Social cues are key to vocal learning in birds and babies

Zebra Finches
Michael Goldstein
A juvenile (right) attends to the social cues of its parents. In the zebra finch, the female (left) and male (middle) raise their chicks together as a team. When developing their song, the chicks pay attention to social cues from both parents to guide their learning. Chicks that are less motivated to pay attention to these social cues develop lower-quality songs.

When a baby bird learns a song, is it simply mimicking and practicing its father’s tune? Or do chicks learn by first putting out nonsensical sounds – akin to a human infant’s babble – which they then build upon based on their parent’s response?

A Cornell study, published July 19 in Proceedings of the Royal Society B, suggests that social feedback from other birds plays a crucial role in how baby birds – and human babies – learn to communicate.

The study informs how birds and babies learn to vocalize in socially appropriate ways, but it also has implications for children with autism who struggle to pick up social cues and learn to speak.

“For decades, across birds and babies and all vocal learners, there has been this idea that the mechanism was imitation – a baby passively listened and then it just absorbed those sounds and spat them back out, and we’re finding that’s not true in many of these animals,” said Samantha Carouso Peck, a graduate student in the Behavioral Analysis of Beginning Years (BABY) Laboratory and co-lead author on the paper with former graduate student Nicole Baran, Ph.D. ’15.

The BABY lab investigates the development and evolution of communication and social learning, and is one of the only labs in the world that actively compares vocal learning in human infants and songbirds.

“What seems to be true is that the baby does something and gets a response and then it is motivated to get more of that,” added associate professor of psychology Michael Goldstein, a co-author on the paper and a co-director of the BABY lab.

This type of exchange can be seen in human babies who learn cause and effect by, for example, repeatedly dropping a spoon from a high chair, prompting their parent to keep picking it up, Goldstein said.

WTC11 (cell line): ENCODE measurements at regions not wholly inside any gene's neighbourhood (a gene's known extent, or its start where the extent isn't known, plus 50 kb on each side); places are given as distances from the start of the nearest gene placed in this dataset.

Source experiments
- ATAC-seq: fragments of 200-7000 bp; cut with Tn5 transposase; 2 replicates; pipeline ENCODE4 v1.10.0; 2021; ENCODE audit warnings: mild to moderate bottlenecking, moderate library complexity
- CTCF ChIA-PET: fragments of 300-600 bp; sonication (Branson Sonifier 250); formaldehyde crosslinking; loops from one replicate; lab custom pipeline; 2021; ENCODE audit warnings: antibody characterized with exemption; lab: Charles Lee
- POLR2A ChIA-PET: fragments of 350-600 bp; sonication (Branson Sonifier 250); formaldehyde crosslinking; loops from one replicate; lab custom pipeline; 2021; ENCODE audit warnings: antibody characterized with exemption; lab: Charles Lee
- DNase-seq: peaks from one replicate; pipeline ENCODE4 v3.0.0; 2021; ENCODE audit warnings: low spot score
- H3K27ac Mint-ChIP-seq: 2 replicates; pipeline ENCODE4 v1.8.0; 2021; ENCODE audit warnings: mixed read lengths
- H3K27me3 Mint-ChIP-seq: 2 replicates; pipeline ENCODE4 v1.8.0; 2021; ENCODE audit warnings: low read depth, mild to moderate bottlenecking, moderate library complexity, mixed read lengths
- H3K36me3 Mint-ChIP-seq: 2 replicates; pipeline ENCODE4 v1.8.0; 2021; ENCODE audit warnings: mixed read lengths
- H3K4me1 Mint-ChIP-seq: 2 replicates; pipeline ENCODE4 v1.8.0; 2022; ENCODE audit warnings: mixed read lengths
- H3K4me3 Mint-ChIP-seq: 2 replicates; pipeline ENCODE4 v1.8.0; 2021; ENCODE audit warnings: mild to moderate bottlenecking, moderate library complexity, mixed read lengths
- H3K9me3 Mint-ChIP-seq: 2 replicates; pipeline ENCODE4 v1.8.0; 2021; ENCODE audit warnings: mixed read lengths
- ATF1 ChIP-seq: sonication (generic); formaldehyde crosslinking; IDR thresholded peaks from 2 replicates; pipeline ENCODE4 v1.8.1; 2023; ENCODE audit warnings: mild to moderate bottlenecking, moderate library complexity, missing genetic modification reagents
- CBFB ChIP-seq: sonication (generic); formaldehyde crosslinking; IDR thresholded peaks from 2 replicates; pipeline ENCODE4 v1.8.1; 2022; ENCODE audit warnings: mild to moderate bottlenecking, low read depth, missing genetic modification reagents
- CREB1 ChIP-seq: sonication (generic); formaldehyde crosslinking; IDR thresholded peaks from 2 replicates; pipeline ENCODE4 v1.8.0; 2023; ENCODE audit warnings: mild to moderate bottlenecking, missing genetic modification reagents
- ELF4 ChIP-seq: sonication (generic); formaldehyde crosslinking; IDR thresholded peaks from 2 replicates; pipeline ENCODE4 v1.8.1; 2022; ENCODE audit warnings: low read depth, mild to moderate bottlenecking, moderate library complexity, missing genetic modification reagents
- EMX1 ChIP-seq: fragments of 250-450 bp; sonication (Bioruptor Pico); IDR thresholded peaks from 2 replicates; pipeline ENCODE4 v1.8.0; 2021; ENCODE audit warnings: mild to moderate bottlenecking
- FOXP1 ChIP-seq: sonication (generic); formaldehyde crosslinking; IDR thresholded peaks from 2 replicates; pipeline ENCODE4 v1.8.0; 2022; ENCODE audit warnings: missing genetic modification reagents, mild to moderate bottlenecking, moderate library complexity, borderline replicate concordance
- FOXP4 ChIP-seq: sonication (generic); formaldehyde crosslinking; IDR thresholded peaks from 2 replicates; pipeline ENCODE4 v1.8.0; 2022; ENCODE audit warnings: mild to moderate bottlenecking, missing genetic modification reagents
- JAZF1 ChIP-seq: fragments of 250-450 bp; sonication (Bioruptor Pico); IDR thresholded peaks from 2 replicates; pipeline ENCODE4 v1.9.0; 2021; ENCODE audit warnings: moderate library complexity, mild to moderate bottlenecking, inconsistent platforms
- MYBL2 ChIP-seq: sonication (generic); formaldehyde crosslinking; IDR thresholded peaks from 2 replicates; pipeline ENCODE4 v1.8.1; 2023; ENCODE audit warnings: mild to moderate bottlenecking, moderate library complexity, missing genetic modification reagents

In order to better understand how song learning develops in young birds, the researchers ran experiments with zebra finches, a widely used model organism for studying vocal learning. In the study, one set of newly hatched birds was given vasotocin, a hormone involved in social bonding, social motivation and related processes. Vasotocin is the avian analogue to human oxytocin, which has been simplistically referred to as the “love” hormone in popular culture.

Other baby birds were given a compound that blocked the receptor for vasotocin, while a third set of control birds received a saline solution.

“We really wanted to make sure all the birds had the exact same upbringing” and eliminate any confounding genetic issues that might play a role in rearing, Peck said.

The researchers separated the newly hatched males, since only the males sing, and made 10 nests. Each nest contained three baby male birds, one from each experimental condition, and a male foster parent who was genetically unrelated to each baby. As the young birds grew, the team conducted a battery of social-motivation and behavioral tasks, and they measured song learning.

While both the controls and the birds given vasotocin produced an adult song that closely matched their foster dad’s song, the songs of birds with the vasotocin blocker were poorly matched, disjointed and truncated. The ability to learn an effective song is important, as birds use their songs to attract mates. Further experiments that examined sound qualities such as pitch and frequency of the birds’ songs found that those given vasotocin learned song significantly better than the controls.

Furthermore, when all the birds grew to adulthood, the birds with vasotocin were adept at reading social cues from females and their songs were attractive to females. In contrast, the ones given the vasotocin blocker had ineffective songs, were aggressive toward females and drove them away.

The findings provide the first evidence that these hormones – which belong to a class of hormones called nonapeptide hormones and exist in all vertebrates – are critical to the development of vocal learning.

“We decided to change their brains to either ramp up or ramp down social motivation. If social responses didn’t matter, all these birds should learn the same way,” which was not the case, Goldstein said.

The study has implications for treating autism in humans. Clinicians have been experimenting with administering oxytocin nasally into young autistic children to increase their social skills, Peck said. “We think this bird work can help shed light on the role of these hormones in social motivation. If we can identify the mechanisms and we can look at long-term outcomes, I think we could give some much-needed context for some of these autism studies,” Goldstein said.

Co-authors included Tabitha Kim ’15 and Elizabeth Adkins-Regan, professor of psychology.

The study was funded by the National Science Foundation and the National Institutes of Health.

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